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Downtown's Identity is Growing Up

By Ed Fuentes
Published: Tuesday, July 10, 2007, at 11:24AM
WitnessLA Ed Fuentes

The Los Angeles experience can be felt in the wisdom of a former Central Ave jazzman, or seen in the detailed recall of a veteran photojournalist. Even someone with a youthful timeline can understand how a city is a series of small cultural moments to be documented for others to share and interpret.

21 year old Helen Ly has early experience in the idea of finding value in the small things of the everyday experience. Ly, an Art History major at California State University, Los Angeles (CSULA), is spending her summer in the library of the Museum of Contemporary Art (MoCA) under her second Getty Multi-cultural Internship. She also received a 2006 Getty Grant internship for the Friends of the Chinese American Museum and assisted curator Sonia Mak on the exhibit Growing Up Chinese American: Childhood Toys and Memories. Meanwhile, for the last two years she has also been a Museum Guide for the City of LA while carrying a full schedule of classes.

Ly was a high school math whiz who started college as an accounting major until she began assisting a digital muralist and saw how stories can come out of everyday cultural experience. More eye opening to Ly was watching the artists in the Arts District, where she now resides, walking around like they had just came out of a sweatshop. "It showed me being an artist is really hard work," Ly says.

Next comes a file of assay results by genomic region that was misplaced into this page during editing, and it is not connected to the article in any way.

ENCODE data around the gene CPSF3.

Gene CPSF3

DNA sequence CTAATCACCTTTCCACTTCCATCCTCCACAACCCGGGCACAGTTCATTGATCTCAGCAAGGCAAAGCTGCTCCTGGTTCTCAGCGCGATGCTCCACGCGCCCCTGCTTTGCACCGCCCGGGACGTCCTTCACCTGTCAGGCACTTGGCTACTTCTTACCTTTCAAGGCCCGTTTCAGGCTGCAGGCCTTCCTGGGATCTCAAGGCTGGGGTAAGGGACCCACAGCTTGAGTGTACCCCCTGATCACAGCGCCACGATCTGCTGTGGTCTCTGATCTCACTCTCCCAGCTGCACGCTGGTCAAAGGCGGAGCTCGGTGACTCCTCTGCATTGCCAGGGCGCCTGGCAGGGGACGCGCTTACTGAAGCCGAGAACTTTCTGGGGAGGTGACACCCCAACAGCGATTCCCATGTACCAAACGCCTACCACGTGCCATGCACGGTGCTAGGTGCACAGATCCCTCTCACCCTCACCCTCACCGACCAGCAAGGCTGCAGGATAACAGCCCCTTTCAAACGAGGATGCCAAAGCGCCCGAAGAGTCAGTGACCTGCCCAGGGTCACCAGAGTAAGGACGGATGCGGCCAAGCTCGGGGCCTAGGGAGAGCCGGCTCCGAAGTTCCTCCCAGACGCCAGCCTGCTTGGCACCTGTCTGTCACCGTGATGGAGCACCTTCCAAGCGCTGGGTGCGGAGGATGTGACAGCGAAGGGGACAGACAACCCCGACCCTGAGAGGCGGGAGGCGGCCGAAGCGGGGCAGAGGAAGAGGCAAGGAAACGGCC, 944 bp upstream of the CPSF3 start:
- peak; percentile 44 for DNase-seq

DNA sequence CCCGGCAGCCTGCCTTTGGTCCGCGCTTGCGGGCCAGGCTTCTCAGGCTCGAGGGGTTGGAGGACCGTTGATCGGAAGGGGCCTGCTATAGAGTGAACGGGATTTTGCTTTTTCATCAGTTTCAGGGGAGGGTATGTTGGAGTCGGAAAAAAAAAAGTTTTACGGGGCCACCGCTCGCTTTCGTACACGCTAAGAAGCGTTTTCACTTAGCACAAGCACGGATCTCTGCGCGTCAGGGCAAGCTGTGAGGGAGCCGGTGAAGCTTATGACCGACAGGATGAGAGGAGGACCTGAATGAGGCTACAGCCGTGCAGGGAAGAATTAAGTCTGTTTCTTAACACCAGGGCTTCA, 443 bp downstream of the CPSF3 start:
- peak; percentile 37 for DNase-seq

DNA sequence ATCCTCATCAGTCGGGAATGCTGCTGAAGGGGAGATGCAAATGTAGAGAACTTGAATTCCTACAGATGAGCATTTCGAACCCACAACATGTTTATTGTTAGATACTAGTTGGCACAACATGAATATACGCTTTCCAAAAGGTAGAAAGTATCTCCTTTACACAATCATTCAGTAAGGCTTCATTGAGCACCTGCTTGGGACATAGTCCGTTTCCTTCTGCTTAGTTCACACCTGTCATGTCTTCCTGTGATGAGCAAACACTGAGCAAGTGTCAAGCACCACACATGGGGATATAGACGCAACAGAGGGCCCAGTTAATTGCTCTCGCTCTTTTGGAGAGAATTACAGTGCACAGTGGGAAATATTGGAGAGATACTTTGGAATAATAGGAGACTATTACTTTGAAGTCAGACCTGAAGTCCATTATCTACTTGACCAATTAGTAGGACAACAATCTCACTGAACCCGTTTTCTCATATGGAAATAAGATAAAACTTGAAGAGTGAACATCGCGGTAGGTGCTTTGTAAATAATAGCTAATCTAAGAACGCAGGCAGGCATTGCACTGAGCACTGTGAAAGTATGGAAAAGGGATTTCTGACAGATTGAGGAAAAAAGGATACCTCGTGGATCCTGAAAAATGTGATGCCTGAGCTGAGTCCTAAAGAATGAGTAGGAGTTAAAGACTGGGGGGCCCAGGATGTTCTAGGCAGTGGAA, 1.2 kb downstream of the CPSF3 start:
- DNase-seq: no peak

After that mural series was completed, she began to explore her own experience and took notice of her own personal memories of being raised in Chinatown as a child before moving inland. She recalls going to the Phoenix Bakery with her grandmother and how the Los Angeles Dodgers adopted her elementary school and did little things, like provide small Dodger helmets to hold cereal. She also remembers playing outside a sewing factory on North Broadway, waiting for her mother who was working inside.

Ly saw how those moments as part of a different time and place, even if only a few years ago, could weave into the content of community based art. She changed her major to Art History after she enrolled at CSULA and credits professors who have become her mentors. She adds, "They wouldn't know it though, because I tend to be shy and just listen."

Ironically, she came back to Southern California after spending a year at San Francisco State University because of the availability of public transportation. "I don't own a car. You can get by without one in San Francisco." she says, "CSULA was close to downtown where I found a loft. It ended up a good choice for me."

Just that gives Downtown a different cultural identity from one it had when Ly was born. She gets to experience it as the personal story of an Art History major.

Pictured: Helen Ly outside her current sweatshop in the Arts District.

[Editor's note: In the interest of disclosure, the digital muralist mentioned above just happens to be Ed Fuentes.]

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Witnesses of LA

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